Les Parents by Christophe Herman, 2009
Last Thursday, Toronto’s Lesbian, Gay, Bisexual and Transgender Film Festival, Inside Out, opened for its 20th Anniversary run. My own short documentary, Doing It On the Ice, played at the festival last year. A film about a gay curling league here in Toronto, it was well-received and a very exciting platform for my first-ever public screening. My friend’s experimental short is playing at the festival this Wednesday, so we thought we would take advantage of the festival and see something on the weekend. We settled on Les Parents, a feature documentary by Christophe Herman.
Les Parents focuses on couple Alain and Richard who reside in a small village in France. Instead of going to a standard nursing home, senior citizens can opt to live with Alain and Richard, who run a sort of alternative, hostel-type environment in their home. The couple takes care of the residents 24/7, washing their hair, making them meals, and taking them for walks. The home is comfortable and peaceful, and the warmth the two men show towards their patrons is obvious. When Alain’s AIDS-related complications begin to rise, the couple must choose whether to continue with their business or focus more on Alain’s illness.
The distance Herman uses for the first three quarters or so of the film works well for the subject matter. We are slowly immersed into the special world these two men have created for their tenants. Herman asks no questions, yet observes the men as they take care and interact with the two, featured women living in the hostel. As one of the women has Alzheimer’s Disease, the struggles the couple faces daily become apparent. Simply trying to calm the woman down as she cries for her parents to come to her birthday and states that her father has just returned from World War I, becomes a heartbreaking routine the viewer must also endure. But the beautiful moments peppered around the hardships, the men singing with the ladies and joking with them, creates a nice balance. As the three quarter mark comes around, though, this balance is somewhat lost.
At this point we are suddenly introduced to Alain’s illness. Before, nothing was mentioned. And the details of the illness aren’t clear as no one in the film exactly states that Alain has AIDS (we had to learn this from the festival’s program). But we soon realize that the couple’s home and business may be sold so Alain and Richard can end their days together in a more gay-friendly climate, and one more suited to the complications that may arise with Alain. I think the film could have worked better if Alain’s illness was gradually revealed throughout the documentary. The sudden shift of focus felt very jarring and both themes could have been better juxtaposed.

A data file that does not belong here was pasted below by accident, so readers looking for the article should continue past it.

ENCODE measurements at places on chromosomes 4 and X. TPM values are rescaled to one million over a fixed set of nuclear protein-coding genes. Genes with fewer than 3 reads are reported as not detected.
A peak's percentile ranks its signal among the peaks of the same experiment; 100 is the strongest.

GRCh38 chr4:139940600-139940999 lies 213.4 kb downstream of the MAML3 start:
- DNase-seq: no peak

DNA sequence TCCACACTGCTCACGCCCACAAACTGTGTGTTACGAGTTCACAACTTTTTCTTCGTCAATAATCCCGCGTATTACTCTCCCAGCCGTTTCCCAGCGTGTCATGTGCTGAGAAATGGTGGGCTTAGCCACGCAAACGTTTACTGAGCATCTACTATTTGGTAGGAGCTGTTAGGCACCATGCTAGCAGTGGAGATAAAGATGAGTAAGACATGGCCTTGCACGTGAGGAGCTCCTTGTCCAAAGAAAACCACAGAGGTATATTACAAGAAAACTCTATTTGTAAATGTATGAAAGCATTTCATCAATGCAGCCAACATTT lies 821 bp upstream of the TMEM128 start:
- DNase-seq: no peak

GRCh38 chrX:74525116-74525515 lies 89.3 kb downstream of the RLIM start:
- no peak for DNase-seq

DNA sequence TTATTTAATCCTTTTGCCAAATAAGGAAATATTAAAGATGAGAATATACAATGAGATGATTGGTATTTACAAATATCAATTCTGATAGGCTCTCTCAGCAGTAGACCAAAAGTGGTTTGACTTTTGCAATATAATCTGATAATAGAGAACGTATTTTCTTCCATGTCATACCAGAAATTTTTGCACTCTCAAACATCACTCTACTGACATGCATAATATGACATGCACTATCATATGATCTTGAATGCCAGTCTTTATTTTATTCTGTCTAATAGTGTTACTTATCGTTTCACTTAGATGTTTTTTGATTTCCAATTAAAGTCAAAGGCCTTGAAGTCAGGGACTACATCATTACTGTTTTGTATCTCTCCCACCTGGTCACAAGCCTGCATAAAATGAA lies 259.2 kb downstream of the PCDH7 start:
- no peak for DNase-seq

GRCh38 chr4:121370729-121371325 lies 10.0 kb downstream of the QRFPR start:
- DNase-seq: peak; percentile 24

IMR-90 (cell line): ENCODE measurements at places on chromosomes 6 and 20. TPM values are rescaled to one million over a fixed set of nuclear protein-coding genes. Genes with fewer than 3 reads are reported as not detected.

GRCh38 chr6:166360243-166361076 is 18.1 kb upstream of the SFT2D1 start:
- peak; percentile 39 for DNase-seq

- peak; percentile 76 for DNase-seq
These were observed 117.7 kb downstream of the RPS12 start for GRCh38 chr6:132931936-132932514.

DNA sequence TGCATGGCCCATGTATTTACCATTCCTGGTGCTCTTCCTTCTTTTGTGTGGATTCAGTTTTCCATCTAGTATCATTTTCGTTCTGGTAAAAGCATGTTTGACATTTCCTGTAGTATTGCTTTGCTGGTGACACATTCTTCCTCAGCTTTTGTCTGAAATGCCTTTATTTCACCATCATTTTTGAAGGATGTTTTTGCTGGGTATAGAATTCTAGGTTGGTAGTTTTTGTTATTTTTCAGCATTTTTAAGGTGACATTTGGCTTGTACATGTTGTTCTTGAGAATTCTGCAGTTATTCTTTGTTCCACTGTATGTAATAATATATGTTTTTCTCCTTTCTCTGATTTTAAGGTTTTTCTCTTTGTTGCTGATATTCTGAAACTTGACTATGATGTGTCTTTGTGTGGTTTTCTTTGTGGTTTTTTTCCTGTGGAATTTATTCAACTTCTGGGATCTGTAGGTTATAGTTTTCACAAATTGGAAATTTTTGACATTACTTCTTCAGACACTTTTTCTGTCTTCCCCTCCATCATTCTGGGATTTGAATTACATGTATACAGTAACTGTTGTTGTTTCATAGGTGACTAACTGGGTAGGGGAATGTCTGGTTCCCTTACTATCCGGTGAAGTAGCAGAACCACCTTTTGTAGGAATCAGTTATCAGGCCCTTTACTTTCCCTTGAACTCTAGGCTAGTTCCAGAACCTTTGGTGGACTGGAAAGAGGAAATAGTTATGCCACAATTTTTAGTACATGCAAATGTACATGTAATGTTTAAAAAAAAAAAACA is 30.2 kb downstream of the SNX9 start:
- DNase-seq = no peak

Herman also chooses to use impromptu interviews with the couple here, shifting from its observational tone. Using these interviews, we do get direct insight from Alain and Richard on how they feel about the business, Alain being sick and the intolerance they face in the village, but stylistically it just does not flow well. More time spent on moments where the couple discusses their relationship with each other and speak about the alternative nursing home they run would have added a less-forced type of emotional and informational reveal without compromising the rest of the film’s aesthetic.
Les Parents is a beautiful film with an emotional heart that just feels rushed by the conclusion (an unwelcome, sudden ending does not help any). Possibly money was a factor as to why more time wasn’t spent wrapping the story up properly, or the director wanted to leave us to our own devices. Either way, I believe the film deserved one last bit of attention – one last look for a very interesting story’s sake.
3 out of 5